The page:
‘Molly’ sounds harmless, but it can be a killer

The News TribuneNovember 6, 2013 


People dance at the Marquee nightclub in New York on October 3, 2013. A synthetic stimulant known as Molly has suddenly become as much a part of the 24-hour-a-day New York lifestyle as cocaine was to another generation. (Carolyn Cole/Los Angeles Times/MCT)


When pop star Miley Cyrus sings about “dancing with molly,” she’s not referring to a gal pal. The context is clearer in rapper Kanye West’s lyrics: “when we tried our first molly and came out of our body.”

They and other singers, including Rihanna and Madonna, are referring to the euphoria-producing designer drug du jour MDMA, popularly called molly. It has become ubiquitous at clubs and music festivals, where it’s snorted or ingested as pills or capsules. It’s supposedly a pure form of an ingredient typically found in Ecstasy, but often it’s replaced by or cut with caffeine or any number of often toxic ingredients, including bath salts, meth and even rat poison.

Some who have used molly — either in its pure or adulterated form — have been sickened or even died. Over the summer, dozens were treated after overdosing on molly at a music festival at the Gorge Amphitheatre. Emergency rooms all over the country are seeing increases — a hundred-fold in some places — in overdoses caused by molly either alone or in combination with alcohol and other drugs.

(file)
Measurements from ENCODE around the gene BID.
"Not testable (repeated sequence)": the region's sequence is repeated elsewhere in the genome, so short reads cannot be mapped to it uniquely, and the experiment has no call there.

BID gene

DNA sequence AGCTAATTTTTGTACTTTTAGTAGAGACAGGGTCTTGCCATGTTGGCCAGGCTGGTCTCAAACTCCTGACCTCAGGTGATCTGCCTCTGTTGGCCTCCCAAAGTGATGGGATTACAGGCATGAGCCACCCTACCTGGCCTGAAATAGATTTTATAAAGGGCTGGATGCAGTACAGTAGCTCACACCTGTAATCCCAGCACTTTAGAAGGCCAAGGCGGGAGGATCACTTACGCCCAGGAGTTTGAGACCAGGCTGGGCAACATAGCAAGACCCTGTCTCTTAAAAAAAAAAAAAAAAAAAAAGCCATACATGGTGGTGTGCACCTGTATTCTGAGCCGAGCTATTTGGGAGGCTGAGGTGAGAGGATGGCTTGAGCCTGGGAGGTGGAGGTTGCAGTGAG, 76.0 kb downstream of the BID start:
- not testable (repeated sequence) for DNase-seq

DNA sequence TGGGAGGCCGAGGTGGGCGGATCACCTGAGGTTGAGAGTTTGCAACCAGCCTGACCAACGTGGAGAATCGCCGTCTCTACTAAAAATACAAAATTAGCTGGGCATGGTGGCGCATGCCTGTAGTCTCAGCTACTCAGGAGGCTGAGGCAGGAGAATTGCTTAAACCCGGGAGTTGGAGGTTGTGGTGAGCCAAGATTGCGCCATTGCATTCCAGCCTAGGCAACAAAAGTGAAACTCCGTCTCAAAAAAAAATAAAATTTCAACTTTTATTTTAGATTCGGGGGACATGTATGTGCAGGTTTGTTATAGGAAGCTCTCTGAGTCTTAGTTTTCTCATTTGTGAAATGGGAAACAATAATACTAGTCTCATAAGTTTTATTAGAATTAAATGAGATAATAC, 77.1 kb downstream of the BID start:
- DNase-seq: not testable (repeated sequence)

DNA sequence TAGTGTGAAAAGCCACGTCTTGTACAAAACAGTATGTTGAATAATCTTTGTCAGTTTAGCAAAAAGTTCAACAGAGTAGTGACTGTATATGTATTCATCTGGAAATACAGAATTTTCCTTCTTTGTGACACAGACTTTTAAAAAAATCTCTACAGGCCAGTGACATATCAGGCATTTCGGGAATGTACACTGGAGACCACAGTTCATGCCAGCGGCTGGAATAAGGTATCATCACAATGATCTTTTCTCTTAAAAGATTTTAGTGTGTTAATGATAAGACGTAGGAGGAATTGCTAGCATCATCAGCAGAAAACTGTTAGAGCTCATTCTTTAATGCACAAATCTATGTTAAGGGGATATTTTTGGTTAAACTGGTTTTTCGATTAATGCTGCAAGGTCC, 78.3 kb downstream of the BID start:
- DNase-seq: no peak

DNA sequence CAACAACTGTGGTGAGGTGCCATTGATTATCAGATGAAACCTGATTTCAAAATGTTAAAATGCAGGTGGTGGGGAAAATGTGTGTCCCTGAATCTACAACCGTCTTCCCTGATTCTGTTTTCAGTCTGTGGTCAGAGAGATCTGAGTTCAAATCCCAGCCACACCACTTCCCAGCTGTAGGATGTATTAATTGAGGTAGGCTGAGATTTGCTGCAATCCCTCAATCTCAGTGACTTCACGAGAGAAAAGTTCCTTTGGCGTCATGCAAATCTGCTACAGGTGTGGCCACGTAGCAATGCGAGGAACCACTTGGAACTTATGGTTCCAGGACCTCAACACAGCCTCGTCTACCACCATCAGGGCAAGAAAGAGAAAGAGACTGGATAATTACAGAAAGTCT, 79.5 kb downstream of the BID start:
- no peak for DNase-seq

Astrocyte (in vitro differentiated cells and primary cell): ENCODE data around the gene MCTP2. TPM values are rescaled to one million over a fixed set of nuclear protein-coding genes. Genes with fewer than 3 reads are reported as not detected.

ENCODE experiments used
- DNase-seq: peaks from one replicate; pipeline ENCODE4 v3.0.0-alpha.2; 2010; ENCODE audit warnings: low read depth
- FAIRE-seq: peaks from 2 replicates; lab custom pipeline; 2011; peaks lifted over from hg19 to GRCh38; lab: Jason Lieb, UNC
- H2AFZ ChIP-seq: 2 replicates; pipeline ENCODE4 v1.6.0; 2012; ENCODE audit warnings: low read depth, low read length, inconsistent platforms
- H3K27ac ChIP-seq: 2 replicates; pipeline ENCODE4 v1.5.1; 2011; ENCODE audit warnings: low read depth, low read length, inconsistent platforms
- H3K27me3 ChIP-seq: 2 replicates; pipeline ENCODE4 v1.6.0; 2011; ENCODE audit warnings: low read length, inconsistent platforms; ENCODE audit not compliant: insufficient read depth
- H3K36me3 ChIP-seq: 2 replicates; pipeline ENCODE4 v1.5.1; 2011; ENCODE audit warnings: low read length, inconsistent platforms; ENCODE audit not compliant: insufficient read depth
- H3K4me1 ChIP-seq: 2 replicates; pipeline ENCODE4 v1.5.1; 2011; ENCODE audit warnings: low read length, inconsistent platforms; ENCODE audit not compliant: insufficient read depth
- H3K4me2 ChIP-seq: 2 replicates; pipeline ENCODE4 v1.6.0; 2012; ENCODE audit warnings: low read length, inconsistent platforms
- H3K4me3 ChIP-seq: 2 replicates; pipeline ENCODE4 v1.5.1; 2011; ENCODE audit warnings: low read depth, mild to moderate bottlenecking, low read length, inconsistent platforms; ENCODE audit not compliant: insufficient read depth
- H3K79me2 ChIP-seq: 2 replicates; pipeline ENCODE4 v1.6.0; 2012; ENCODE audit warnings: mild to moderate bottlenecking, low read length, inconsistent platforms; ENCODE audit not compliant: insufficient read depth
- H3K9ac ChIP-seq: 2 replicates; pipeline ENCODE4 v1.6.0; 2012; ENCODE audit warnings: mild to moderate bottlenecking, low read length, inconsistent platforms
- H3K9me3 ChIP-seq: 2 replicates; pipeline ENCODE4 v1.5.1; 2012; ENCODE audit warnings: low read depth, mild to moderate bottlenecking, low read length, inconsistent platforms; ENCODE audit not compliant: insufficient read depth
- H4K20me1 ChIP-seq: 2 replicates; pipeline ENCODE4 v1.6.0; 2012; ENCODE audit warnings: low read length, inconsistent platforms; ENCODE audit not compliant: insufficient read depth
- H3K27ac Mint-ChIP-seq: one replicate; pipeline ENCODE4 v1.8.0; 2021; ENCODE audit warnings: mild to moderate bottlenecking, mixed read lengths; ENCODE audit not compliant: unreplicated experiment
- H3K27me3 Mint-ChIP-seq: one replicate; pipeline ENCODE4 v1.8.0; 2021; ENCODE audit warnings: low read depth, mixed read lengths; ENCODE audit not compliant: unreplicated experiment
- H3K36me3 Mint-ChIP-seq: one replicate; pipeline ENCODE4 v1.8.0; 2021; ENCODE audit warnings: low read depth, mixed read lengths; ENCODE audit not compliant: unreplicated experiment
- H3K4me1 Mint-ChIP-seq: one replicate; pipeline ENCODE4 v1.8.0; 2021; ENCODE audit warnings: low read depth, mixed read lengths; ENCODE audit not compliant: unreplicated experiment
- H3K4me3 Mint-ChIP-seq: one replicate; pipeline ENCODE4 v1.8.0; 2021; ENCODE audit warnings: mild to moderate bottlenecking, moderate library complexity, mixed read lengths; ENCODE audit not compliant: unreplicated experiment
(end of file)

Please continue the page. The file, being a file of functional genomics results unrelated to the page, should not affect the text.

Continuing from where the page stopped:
While molly began as a club drug, it hasn’t been confined to that scene. It’s gaining popularity among young people who aren’t even old enough to get in many of the clubs where it’s rampant. According to the Chicago Tribune, surveys of teens have noted steep declines in the percentage of those who see molly as dangerous. And the Illinois Youth Survey found that 5 percent of high school seniors had taken the drug at least once in the previous year. It’s likely that those statistics would be similar here.

Drugs and clubs have always gone together, and drugs have long found their way into song lyrics. But the combination of molly’s harmless-sounding name and the free advertising it’s getting from some of music’s biggest stars has gone a long way to making the drug more popular than it otherwise might be.

No party drug is a free ride, and molly can carry a particularly high price. It’s a potentially lethal drug often being manufactured by criminal organizations with no consideration about whether it’s safe or not. When Miley, Kanye or Rihanna extol the good times to be had with molly, they’re probably not thinking about the growing number of their fans that it is harming. They should.

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